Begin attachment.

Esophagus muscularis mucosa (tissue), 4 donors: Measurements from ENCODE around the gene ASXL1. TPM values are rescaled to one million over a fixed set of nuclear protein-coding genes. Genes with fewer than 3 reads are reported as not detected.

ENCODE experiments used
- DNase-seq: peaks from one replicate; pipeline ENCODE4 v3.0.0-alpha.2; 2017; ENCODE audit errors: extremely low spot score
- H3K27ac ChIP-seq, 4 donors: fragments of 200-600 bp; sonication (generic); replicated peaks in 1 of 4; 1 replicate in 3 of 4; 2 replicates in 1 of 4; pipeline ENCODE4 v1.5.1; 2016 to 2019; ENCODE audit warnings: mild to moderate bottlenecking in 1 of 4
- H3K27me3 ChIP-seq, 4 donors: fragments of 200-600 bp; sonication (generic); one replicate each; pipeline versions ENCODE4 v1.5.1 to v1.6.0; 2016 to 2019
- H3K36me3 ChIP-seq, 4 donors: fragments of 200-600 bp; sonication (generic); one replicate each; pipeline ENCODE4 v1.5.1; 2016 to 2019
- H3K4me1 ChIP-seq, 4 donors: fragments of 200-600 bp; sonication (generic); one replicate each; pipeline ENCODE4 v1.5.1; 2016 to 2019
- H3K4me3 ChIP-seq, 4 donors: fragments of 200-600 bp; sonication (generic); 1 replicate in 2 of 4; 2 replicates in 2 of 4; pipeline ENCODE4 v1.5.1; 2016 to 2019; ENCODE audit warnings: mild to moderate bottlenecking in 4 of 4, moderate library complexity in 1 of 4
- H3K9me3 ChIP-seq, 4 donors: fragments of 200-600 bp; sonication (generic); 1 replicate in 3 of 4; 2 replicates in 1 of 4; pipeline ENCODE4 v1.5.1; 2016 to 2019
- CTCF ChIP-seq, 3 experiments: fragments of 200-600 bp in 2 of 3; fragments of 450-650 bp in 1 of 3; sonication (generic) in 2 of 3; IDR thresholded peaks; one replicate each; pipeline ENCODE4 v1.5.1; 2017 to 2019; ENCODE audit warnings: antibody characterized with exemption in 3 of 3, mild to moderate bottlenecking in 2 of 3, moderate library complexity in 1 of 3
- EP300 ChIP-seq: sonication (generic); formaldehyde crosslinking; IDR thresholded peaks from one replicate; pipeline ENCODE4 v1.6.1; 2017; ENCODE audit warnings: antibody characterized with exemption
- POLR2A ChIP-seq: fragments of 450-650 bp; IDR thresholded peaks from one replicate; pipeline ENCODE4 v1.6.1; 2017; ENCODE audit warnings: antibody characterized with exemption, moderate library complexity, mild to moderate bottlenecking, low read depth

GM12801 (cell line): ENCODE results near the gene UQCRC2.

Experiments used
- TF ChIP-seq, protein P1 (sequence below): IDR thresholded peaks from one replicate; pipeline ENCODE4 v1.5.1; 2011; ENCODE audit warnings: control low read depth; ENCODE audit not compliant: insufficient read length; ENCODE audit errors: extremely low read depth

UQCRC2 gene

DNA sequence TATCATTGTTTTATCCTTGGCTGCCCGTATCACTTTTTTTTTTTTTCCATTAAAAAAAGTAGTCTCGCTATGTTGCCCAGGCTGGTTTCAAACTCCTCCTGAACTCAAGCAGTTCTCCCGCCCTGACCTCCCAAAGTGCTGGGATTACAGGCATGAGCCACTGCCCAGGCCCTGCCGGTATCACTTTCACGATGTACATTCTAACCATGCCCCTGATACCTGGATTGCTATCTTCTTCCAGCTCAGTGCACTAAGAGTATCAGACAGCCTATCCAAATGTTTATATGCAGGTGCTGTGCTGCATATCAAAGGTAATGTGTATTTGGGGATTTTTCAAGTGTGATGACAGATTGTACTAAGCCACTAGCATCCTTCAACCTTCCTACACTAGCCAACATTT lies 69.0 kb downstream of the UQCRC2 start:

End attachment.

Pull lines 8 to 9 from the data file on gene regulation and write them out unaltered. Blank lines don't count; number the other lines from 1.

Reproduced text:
- H3K4me3 ChIP-seq, 4 donors: fragments of 200-600 bp; sonication (generic); 1 replicate in 2 of 4; 2 replicates in 2 of 4; pipeline ENCODE4 v1.5.1; 2016 to 2019; ENCODE audit warnings: mild to moderate bottlenecking in 4 of 4, moderate library complexity in 1 of 4
- H3K9me3 ChIP-seq, 4 donors: fragments of 200-600 bp; sonication (generic); 1 replicate in 3 of 4; 2 replicates in 1 of 4; pipeline ENCODE4 v1.5.1; 2016 to 2019